The Government of Canada; along with Honourable Gail Shea, Member of Parliament for Egmont and on behalf of Peter Kent, Canada’s Minister of the Environment announced land conservation. So the Nature Conservancy of Canada’s successful acquisition of 74 hectares (183 acres) of land near the Town of Alberton, Prince Edward Island.
This project was secured in part with funding. Mostly and in part from Environment Canada’s Natural Areas Conservation Program. In other words the Government of Canada.
Further, the property is located on the Conway Sandhills. It’s part of a 50 kilometre sand dune and wetland area. Located on the north shore of western Prince Edward Island.
In addition, The Government of Canada’s $225-million Natural Areas Conservation Program. It is an important on-the-ground initiative. One that takes real action to preserve Canada’s environment and conserve its precious natural heritage. All for present and future generations. Because this ensured protection of Canada’s natural areas comes. All as a result of the ongoing contribution from all donors.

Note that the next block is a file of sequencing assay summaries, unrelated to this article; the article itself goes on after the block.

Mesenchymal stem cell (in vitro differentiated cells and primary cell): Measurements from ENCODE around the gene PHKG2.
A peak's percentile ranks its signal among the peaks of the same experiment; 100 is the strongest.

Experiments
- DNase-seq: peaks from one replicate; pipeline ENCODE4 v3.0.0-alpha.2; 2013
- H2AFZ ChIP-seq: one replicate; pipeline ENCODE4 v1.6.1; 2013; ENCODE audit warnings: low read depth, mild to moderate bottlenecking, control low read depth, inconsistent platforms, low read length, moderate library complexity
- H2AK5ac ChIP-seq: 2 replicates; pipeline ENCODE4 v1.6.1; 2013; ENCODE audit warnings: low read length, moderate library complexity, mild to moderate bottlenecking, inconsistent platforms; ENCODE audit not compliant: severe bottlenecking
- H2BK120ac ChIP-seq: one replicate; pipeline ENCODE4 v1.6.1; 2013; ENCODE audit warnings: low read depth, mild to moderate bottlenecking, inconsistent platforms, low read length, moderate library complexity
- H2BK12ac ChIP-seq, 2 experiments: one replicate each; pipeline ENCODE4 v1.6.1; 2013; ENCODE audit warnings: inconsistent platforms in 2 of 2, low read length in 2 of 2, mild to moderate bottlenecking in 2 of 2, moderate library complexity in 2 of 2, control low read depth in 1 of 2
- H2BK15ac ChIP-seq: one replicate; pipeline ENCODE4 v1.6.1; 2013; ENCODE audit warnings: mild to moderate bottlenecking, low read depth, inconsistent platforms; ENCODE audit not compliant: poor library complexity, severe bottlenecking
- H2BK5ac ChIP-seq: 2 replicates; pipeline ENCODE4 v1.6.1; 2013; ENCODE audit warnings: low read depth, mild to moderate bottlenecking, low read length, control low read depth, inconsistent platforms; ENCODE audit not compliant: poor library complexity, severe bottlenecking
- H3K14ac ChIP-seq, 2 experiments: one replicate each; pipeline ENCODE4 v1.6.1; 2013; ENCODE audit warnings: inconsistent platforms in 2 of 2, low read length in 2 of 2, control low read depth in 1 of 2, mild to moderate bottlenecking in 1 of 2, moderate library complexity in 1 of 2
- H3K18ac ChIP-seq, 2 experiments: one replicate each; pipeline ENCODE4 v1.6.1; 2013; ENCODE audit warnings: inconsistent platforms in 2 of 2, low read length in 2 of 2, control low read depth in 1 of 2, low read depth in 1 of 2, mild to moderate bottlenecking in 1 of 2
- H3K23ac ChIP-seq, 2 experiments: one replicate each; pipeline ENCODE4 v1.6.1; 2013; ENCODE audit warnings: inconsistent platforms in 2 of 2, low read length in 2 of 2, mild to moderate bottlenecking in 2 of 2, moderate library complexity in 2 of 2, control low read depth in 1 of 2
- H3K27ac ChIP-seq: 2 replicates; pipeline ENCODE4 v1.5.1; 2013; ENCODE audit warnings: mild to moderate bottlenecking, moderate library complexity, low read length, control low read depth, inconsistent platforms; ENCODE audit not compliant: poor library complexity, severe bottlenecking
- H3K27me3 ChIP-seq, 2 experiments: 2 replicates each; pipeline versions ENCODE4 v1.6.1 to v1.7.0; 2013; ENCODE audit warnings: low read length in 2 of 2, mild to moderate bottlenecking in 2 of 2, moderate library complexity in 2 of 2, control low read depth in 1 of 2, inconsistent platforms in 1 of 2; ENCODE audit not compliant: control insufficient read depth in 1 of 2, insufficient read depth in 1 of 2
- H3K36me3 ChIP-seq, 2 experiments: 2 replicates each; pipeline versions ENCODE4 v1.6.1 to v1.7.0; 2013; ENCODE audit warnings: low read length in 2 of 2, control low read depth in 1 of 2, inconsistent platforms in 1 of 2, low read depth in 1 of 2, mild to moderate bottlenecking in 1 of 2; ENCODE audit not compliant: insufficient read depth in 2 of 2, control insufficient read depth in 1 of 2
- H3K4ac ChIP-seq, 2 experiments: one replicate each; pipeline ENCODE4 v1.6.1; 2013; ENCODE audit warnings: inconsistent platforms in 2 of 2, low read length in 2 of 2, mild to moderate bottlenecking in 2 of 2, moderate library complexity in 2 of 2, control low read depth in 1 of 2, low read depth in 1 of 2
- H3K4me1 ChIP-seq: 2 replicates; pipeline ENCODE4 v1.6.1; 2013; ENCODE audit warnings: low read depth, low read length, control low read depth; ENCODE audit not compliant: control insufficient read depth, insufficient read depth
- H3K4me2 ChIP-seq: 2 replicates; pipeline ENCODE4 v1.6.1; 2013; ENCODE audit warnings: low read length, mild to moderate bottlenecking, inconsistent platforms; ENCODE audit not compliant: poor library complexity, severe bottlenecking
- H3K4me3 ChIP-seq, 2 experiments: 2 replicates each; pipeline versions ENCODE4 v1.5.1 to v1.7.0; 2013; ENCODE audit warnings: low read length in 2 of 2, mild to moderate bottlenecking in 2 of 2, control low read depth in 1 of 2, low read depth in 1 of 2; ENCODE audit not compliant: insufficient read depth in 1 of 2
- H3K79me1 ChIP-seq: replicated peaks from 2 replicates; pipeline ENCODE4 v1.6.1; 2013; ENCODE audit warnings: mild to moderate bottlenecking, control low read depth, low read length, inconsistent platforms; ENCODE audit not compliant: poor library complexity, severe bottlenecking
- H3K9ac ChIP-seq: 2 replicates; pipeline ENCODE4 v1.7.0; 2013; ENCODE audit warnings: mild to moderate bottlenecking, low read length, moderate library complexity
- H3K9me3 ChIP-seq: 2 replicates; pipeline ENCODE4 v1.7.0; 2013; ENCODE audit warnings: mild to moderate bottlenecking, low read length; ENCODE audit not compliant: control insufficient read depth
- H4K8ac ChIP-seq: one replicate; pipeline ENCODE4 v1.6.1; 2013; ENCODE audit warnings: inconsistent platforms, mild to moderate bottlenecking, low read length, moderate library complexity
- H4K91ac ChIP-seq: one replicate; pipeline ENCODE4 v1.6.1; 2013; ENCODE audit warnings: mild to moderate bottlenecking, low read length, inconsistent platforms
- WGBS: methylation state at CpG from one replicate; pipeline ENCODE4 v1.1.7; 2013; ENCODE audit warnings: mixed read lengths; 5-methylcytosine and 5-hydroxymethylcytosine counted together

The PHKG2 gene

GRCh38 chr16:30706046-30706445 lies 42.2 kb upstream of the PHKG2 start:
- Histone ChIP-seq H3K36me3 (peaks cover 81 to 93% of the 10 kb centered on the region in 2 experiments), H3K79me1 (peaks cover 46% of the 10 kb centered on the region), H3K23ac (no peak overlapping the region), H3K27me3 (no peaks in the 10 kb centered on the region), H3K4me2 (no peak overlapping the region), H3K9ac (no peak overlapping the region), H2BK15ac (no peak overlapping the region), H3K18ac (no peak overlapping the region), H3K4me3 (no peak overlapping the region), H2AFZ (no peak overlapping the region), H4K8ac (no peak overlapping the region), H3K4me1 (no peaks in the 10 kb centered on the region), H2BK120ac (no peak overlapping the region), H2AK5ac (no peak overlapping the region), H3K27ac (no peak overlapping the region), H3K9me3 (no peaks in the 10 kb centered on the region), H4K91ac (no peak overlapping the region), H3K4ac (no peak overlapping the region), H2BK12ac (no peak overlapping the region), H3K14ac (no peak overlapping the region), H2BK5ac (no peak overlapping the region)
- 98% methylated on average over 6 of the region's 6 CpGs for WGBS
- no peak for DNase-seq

Finally, the Nature Conservancy of Canada added that the Nature Conservancy of Canada (NCC) has protected 26 ecologically significant natural areas on Prince Edward Island. All with a focus on conserving coastal and forest ecosystems. PEI is Canada’s most densely-populated province, and its remaining areas of intact dunes, salt marshes and Acadian forest are precious. With 90 per cent of PEI under private ownership, NCC relies on generous land donors to support our conservation projects. Some of the Nature Conservancy of Canada’s larger projects on PEI include the Conway and Cascumpec Sandhills on the North Shore, Percival River in southwest PEI and Holman’s Island near Summerside. Working with partners, NCC has helped to protect 2344 hectares (5792 acres) on the Island.
In conclusion and as of March 2011, the Natural Areas Conservation Program had protected 160,796 hectares. That’s almost three times the size of Quebec City. Finally, all which includes habitats for 101 species at risk.
Source: Environment Canada
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